There’s no hot water in our kitchens (a norm in China) and I had to teach them to boil water for doing dishes.  When classes other than my own work in the kitchen, the dishes are left a bit oily because cold water just doesn’t clean that stuff off, and soap is often an after-thought…

Teaching them about meat safety has also been a huge issue.  In China, meat is frequently left out, unrefrigerated and uncovered.  Even in the western type stores, like Carrefour and Metro (if you are new to China, seek out those two stores!  They are a must-have for anyone living abroad), you’ll frequently see questionable meat sitting out on the counters.

Similarly, the ideas about personal hygiene are different here.  By the time you are finished your first (of many) colds here in China, you will grow very tired of people telling you to ‘drink hot water’.  It seems to be the cure to everything here in China, while preventative measures, like hand washing, are never discussed.

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Throwing rubbish in the drain….no problem.  Cold water….TERRIBLE idea!
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At the gym, cold water isn’t even an option.  The best you can get is ‘warm’ water (which is still pretty hot), because apparently, cold water is bad for your health…

There are also some pretty nasty habits here, that I have never grown used to.  Spitting, for one, still grosses me out.  People don’t like to swallow their saliva here, so they just spit it out.  This is especially true in poorer areas (where people are less educated regarding the spreading of germs) and with the older generations.  Similarly, Chinese people think that sitting on a toilet seat is dirty, so they will often hop up on top of the seat and squat over top of the toilet, when an actual squatter isn’t around.  The result is usually that urine ends up everywhere (because sit-down toilets aren’t made to be squatted over), which, to me anyway, seems a lot less hygienic than sitting on a toilet seat!

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Furthermore…flushing your toilet paper here is a no-no.  The sewage systems can’t handle the tissue, so public restrooms always smell because of the tp sitting in bins…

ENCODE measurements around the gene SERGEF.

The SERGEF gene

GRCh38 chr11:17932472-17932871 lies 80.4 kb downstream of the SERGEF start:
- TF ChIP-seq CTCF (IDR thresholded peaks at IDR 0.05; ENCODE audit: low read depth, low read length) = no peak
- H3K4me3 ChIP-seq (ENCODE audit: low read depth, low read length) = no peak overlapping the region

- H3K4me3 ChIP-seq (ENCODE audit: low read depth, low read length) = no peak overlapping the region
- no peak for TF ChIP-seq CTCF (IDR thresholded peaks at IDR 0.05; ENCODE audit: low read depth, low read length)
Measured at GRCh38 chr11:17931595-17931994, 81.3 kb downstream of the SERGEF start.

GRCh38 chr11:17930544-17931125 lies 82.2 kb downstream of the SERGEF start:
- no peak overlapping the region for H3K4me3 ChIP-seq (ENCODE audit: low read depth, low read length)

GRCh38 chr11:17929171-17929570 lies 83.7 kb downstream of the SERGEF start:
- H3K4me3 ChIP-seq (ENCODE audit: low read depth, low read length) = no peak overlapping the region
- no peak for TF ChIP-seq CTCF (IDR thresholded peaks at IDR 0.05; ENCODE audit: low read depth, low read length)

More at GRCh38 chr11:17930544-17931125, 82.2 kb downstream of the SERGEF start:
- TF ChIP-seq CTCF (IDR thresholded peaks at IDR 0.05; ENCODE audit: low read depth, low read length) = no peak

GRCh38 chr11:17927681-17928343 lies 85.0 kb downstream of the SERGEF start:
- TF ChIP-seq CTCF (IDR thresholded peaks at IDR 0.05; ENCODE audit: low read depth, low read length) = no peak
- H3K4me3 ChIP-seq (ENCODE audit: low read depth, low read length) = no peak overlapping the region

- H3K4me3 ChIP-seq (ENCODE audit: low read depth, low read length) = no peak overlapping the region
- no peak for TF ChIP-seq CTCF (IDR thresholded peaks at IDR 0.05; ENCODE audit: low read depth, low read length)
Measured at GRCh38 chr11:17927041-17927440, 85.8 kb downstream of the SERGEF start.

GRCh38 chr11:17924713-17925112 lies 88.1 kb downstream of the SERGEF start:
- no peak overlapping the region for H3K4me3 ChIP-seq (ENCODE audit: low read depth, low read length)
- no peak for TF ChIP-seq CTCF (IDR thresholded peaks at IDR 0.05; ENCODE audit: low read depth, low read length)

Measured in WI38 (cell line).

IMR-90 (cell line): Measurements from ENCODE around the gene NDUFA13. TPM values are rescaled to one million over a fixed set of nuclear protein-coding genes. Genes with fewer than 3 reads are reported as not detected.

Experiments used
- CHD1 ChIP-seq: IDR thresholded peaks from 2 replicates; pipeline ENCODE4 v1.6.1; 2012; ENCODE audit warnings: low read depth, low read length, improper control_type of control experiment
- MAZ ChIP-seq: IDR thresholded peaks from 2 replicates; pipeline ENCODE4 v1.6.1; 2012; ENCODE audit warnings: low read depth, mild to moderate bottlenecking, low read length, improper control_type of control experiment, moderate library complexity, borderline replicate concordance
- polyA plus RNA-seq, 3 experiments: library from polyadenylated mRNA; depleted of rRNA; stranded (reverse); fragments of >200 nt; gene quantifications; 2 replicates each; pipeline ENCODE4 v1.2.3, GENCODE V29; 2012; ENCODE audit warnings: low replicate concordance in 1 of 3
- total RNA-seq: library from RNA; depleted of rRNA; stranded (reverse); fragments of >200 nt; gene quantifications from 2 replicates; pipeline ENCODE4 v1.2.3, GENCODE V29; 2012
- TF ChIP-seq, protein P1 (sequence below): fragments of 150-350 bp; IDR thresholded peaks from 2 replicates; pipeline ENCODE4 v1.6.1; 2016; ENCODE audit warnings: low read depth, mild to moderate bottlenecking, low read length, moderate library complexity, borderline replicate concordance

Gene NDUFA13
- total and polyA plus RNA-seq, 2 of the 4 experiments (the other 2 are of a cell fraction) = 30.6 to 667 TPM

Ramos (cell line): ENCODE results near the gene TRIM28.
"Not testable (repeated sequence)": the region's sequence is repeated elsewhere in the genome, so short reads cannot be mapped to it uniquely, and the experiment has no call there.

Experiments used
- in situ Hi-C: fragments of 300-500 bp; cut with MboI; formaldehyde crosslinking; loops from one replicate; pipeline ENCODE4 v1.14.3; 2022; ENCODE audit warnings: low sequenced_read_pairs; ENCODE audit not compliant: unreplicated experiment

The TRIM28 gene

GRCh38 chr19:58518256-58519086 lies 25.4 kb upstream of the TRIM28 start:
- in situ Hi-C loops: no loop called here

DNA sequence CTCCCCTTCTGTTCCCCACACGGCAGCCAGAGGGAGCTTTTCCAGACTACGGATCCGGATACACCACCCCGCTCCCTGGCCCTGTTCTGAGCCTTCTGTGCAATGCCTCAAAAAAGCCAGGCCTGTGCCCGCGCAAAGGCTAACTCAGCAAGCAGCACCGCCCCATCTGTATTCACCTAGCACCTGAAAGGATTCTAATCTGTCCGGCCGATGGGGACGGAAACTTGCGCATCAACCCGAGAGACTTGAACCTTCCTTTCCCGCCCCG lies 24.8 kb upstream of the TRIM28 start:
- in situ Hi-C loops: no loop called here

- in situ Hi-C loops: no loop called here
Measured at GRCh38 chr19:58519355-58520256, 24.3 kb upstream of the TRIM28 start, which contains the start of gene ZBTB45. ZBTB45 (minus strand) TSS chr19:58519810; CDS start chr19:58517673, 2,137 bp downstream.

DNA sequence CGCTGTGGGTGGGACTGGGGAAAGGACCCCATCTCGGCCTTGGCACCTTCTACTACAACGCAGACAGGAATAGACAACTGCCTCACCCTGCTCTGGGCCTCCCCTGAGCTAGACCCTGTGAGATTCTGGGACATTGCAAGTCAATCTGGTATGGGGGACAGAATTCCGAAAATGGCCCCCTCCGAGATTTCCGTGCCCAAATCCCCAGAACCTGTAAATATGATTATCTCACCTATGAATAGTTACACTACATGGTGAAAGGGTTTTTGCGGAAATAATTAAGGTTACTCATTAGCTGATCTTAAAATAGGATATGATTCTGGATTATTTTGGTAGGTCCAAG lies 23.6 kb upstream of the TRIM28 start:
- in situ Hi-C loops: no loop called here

3.  Be Prepared for Pollution and Pollution Related Illnesses

Everyone knows that China has a pollution problem.  It’s a topic frequently discussed out here, and Chinese citizens are really starting to pressure their government to regulate factories better for the sake of the air.  In Canada, I’d never really experienced pollution before, and until I moved to Suzhou, I’d never really given air quality a second thought.  Here, students actually know the names of the different air pollutants and what they can do to your lungs.  For example, I had a 13-year-old girl tell me that the PM2.5 levels were very high one day, and that I should wear a special kind of mask so that the particles don’t end up in my lungs.  PM2.5, she informed me, is the most worrisome pollutant because your body doesn’t have any way of flushing it out…the particles stay trapped in your lungs for years.

When I was 13…pollution was hardly a concept I’d ever even considered!

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A smoggy day in Suzhou

I don’t know a single teacher that doesn’t catch at least 1 or 2 terrible colds per term here.  I was so sick back in March that I had to be put on oxygen after a short walk to the a nearby clinic.  They put me on 5 different medications to combat the viral infection I had in my lungs and I was honestly really scared because I’d never had such trouble breathing in my entire life!  Even pneumonia hadn’t been as bad as that lung infection was…

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My many meds

4.  Things are Done Differently Here

If health hazards are shrugged off here, I don’t even know how to explain how people here feel about safety.  Workers frequently wear minimal or no equipment went doing construction, and I don’t even want to think about the repetitive strain injuries that some of those people suffer.  I’ve seen women in their 40s and 50s hauling broken concrete out of demolition sights in wicker baskets hanging off their backs…

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All of this was hauled out of the building by hand…on the backs of manual laborers…

And those are just some of the long-term consequences of having  no standardized regulations for safety in the workplace.  Sometimes the consequences are much more current

In funnier instances, some things just don’t seem to make sense here.  Such as: